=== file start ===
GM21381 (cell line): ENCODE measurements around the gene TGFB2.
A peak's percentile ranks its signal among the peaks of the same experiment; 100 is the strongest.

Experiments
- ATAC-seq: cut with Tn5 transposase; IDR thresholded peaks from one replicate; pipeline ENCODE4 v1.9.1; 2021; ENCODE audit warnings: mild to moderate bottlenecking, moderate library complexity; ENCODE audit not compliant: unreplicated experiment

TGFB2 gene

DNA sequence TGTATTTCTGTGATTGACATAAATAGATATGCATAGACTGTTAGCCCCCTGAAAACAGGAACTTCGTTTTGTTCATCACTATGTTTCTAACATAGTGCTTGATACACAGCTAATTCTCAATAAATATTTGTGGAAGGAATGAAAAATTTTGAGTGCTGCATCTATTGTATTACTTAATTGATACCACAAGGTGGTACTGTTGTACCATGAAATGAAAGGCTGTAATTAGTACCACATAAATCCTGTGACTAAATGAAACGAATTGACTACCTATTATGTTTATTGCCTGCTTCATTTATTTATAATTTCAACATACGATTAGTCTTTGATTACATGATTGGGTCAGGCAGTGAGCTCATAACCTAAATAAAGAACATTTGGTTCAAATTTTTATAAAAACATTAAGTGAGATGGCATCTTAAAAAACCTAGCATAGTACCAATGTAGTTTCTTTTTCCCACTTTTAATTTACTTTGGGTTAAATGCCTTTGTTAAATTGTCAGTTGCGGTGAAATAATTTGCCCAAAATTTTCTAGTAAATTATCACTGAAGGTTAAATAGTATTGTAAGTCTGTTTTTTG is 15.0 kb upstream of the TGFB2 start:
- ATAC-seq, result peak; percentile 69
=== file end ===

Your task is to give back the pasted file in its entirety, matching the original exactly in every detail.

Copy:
GM21381 (cell line): ENCODE measurements around the gene TGFB2.
A peak's percentile ranks its signal among the peaks of the same experiment; 100 is the strongest.

Experiments
- ATAC-seq: cut with Tn5 transposase; IDR thresholded peaks from one replicate; pipeline ENCODE4 v1.9.1; 2021; ENCODE audit warnings: mild to moderate bottlenecking, moderate library complexity; ENCODE audit not compliant: unreplicated experiment

TGFB2 gene

DNA sequence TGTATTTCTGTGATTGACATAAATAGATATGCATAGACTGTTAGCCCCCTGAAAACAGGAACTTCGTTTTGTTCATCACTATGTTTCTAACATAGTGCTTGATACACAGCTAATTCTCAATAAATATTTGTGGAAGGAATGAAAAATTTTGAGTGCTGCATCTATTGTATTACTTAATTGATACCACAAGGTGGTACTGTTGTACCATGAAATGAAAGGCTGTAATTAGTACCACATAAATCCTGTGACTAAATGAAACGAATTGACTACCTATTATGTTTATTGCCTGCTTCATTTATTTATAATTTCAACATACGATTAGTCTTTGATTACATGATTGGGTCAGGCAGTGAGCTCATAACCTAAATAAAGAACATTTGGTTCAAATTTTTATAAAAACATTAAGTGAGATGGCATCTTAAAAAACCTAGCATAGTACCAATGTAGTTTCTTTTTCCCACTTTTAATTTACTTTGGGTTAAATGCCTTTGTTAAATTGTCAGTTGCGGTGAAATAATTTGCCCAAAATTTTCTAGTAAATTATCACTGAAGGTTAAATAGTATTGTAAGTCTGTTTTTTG is 15.0 kb upstream of the TGFB2 start:
- ATAC-seq, result peak; percentile 69